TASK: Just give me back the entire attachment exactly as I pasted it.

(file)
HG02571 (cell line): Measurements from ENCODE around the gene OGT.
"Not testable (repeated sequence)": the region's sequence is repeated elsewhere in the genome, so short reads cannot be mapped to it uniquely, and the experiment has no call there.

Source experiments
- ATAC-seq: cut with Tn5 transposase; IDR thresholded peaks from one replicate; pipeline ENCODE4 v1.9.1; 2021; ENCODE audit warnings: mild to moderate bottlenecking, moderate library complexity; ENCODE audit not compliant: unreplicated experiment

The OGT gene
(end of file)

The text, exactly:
HG02571 (cell line): Measurements from ENCODE around the gene OGT.
"Not testable (repeated sequence)": the region's sequence is repeated elsewhere in the genome, so short reads cannot be mapped to it uniquely, and the experiment has no call there.

Source experiments
- ATAC-seq: cut with Tn5 transposase; IDR thresholded peaks from one replicate; pipeline ENCODE4 v1.9.1; 2021; ENCODE audit warnings: mild to moderate bottlenecking, moderate library complexity; ENCODE audit not compliant: unreplicated experiment

The OGT gene